The Ethics of Human Rights (22): Caring for What Happens in the World vs Moral Indifference or Moral Apathy

I guess we all have, now and again, the feeling that it’s strange that we go about our business as usual, being content or even happy, when at exactly the same time in countless other places in the world, someone is suffering, being tortured, killed, raped or whatever. Normally, we don’t think about these facts, because that would make our lives impossible. Thinking about it causes feelings of guilt and unease. Even though we’re often not directly responsible for what happens to these people, there’s always the lingering thought that there may be something we can do to help. And probably there is something we can do, especially if we invested some more effort in associating with others. (Individually we may indeed be powerless).

And there’s an even more unsettling thought lurking deeper in the backs of our minds, namely that we are responsible to some extent, even for the suffering of people thousands of miles away, people we don’t know and will never know. Thomas Pogge for instance has claimed – correctly in my view – that in our globalized world we all contribute, to some extent,  to institutions, rules and processes that violate human rights. For example, we buy clothes from companies that use child labor or ban trade unions; we still profit from colonial exploitation that happened more than a century ago; we acquiesce in democratically enacted laws that exclude poor producers from our markets etc.

The existing global trading regime contributes to the perpetuation of poverty through the asymmetrical market opening that took place in the 1990s. Poor countries still do not enjoy unfettered access to our markets and are still hampered by anti-dumping duties, quotas and very high subsidies, for instance on agricultural products and textiles. Not only do these subsidies make poor countries’ products uncompetitive on rich countries’ markets. They also hamper poor countries’ products in other markets because they allow the rich countries to undersell these products everywhere. By upholding a global economic order that grandfathers the rich countries’ right to impose such protectionist measures into the global trading system, the rich countries greatly contribute to the persistence of the world poverty problem. Thomas Pogge (source)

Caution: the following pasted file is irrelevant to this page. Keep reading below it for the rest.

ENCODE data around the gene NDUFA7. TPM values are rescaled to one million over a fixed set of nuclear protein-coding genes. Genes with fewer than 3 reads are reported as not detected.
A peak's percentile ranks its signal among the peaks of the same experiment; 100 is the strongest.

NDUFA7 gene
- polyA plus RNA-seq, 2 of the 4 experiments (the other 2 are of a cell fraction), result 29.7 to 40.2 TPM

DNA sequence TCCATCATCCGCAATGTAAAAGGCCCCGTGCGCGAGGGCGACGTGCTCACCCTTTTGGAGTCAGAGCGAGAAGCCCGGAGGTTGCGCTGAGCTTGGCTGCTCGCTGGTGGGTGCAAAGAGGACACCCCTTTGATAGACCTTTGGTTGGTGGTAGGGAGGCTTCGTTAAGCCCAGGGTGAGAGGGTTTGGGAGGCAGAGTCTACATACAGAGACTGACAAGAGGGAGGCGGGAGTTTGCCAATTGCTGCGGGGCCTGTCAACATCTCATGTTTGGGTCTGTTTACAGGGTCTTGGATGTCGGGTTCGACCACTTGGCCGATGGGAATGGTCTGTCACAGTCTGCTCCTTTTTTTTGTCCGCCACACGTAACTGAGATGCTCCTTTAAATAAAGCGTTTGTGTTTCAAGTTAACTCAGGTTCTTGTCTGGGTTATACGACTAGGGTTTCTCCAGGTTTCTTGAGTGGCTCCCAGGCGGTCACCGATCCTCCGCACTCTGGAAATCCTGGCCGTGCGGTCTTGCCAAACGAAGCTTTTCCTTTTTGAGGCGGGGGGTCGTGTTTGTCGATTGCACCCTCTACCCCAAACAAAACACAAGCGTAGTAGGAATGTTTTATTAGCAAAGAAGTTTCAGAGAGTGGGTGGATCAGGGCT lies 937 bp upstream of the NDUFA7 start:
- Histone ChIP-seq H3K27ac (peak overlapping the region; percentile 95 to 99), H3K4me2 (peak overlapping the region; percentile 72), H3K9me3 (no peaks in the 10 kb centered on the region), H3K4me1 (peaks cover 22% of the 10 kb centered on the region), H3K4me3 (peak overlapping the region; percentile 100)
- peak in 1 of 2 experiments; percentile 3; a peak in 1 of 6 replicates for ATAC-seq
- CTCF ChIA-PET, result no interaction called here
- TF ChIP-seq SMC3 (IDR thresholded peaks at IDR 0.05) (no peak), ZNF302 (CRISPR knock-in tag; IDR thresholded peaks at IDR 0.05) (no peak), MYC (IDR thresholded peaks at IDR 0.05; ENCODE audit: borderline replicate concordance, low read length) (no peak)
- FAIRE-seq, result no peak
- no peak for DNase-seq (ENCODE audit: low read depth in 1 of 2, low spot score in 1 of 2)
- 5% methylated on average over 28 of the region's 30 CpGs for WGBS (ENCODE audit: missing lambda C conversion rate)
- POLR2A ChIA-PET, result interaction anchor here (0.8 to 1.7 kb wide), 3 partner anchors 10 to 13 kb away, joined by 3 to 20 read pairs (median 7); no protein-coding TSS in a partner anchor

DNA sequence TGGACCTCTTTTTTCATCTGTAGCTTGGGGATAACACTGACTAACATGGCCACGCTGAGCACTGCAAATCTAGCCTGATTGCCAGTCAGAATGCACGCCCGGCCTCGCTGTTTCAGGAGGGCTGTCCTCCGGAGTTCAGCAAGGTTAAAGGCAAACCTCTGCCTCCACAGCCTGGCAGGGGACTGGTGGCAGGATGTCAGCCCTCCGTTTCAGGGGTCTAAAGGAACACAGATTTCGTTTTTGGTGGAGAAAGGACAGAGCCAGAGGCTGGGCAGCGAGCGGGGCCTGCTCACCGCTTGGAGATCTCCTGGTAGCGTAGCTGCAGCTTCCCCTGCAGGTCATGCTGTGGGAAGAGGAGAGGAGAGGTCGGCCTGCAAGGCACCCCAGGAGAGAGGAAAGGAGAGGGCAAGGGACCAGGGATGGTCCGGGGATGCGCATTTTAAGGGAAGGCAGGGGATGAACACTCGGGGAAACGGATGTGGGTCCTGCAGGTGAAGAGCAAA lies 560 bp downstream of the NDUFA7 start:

By the way, Pogge’s argument can be used to counter the claim that “poverty human rights” are substantially different from “normal human rights” such as the right to free speech etc. (are perhaps not even “real human rights” at all), because they impose positive duties instead of merely negative duties, duties to help instead of merely duties not to interfere. For Pogge, poverty is a negative duty: people aren’t poor because we fail to help them but because we actively – albeit often unconsciously – contribute to their poverty. Rather than focusing our efforts on how we can help the poor, we should focus on how we hurt them. This is reminiscent of recent debates on the continued usefulness of development aid.